Request for Birth Date from Helen Stroik
This letter is another family treasure. On February 8, 1968 my great-grandmother Helena Frances (Goretski) Stroik received this response from the Social Security Administration Office. Apparently she had written to them asking for the birth date they had on file. Their response was very clear: “Our records show your date of birth as December 5, 1891.”
Helen didn’t like that response. On all the family documents we have prior to 1968 and afterwards, she continually stated her birthday was December 5, 1900.
Nine years difference. Was it such a big deal? To Helen, it was.
First all, Helen’s father Adam Goretski died in 1893. If she was his child, there is no way she was born in 1900.
Marriage License Announcement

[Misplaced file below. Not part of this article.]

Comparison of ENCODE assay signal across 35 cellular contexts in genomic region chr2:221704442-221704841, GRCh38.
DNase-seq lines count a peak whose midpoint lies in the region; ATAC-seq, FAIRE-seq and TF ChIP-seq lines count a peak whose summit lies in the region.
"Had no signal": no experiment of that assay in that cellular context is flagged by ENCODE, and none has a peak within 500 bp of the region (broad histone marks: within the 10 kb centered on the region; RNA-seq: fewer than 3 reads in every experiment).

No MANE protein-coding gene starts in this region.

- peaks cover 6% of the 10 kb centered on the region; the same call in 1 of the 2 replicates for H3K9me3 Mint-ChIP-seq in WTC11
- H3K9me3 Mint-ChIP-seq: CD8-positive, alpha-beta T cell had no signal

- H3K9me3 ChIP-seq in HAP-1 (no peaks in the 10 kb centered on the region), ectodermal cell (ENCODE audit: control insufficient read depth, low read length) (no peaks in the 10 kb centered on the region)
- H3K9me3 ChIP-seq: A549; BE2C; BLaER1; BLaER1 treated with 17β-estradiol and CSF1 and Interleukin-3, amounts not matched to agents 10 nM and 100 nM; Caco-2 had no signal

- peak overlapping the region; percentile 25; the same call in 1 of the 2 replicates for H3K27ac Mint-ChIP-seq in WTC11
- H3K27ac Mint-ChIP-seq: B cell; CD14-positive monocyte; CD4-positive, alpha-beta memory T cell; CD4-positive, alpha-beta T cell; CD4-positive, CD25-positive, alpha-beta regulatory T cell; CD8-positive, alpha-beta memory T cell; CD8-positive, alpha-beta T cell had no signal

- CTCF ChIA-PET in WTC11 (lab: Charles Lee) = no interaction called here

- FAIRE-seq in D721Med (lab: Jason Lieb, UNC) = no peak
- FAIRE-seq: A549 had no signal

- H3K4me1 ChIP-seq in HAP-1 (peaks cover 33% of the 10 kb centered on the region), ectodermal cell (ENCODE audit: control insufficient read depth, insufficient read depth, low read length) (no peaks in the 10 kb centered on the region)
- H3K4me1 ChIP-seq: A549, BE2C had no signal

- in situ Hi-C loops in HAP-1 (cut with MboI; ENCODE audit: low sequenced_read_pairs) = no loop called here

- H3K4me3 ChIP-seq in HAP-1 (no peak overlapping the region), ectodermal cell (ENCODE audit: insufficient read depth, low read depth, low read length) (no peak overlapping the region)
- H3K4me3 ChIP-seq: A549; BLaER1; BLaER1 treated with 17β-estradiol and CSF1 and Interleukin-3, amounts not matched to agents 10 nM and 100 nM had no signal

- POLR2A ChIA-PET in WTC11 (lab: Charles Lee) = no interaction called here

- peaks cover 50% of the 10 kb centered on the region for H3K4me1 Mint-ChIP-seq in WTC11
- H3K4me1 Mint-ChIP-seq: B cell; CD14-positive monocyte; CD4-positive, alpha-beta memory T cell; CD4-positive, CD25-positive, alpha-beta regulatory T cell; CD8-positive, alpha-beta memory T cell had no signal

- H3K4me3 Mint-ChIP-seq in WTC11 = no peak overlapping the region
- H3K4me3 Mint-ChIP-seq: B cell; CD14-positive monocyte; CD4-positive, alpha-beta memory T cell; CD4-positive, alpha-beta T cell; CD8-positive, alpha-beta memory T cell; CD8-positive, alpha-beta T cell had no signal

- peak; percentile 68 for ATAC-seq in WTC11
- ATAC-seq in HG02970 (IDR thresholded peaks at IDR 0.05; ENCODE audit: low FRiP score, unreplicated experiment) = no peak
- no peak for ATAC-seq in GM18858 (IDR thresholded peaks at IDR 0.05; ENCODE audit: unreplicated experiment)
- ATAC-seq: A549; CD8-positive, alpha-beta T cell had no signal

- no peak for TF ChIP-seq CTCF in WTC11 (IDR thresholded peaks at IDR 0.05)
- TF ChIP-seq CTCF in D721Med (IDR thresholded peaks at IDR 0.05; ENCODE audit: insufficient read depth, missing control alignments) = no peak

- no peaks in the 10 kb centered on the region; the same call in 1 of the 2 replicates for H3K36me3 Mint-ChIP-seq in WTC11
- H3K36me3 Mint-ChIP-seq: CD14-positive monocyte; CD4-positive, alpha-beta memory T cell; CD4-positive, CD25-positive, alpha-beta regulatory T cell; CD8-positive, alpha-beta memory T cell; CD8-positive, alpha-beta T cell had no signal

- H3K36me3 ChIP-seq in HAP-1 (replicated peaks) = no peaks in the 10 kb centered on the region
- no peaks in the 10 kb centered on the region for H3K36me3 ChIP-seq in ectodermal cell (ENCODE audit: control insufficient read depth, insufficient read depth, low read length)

Another clue is that she was married to her husband Andrew Anton Stroik in September 1906. I’ve heard of underage marriage, but at five years old? Sorry Helen, I don’t think so. It’s even a bit shocking that you were only 14 years 9 months old on your wedding day.
Next there is the whole problem about her having a child when she was eight years old. Her first son Frank Stroik was born on October 2, 1908. If Helen was born in December 1891 as the Social Security Administration believed, she would have been sixteen years old when she gave birth to her first child. This makes much more sense than if she were eight.
Grave of Helen F. Stroik
I’ll never understand why she continued to insist that she was born in 1900.
Helen Stroik died in Saginaw, Michigan on May 1, 1982 at the age of 90. Thirty years later, her grave sits in Sacred Heart Cemetery in Merrill, Michigan as a monument to her unknown age. While the birth year of 1891 stands correctly, her death year still has not been engraved. Maybe this is one final, great testament to her unwillingness to share her true age with the public.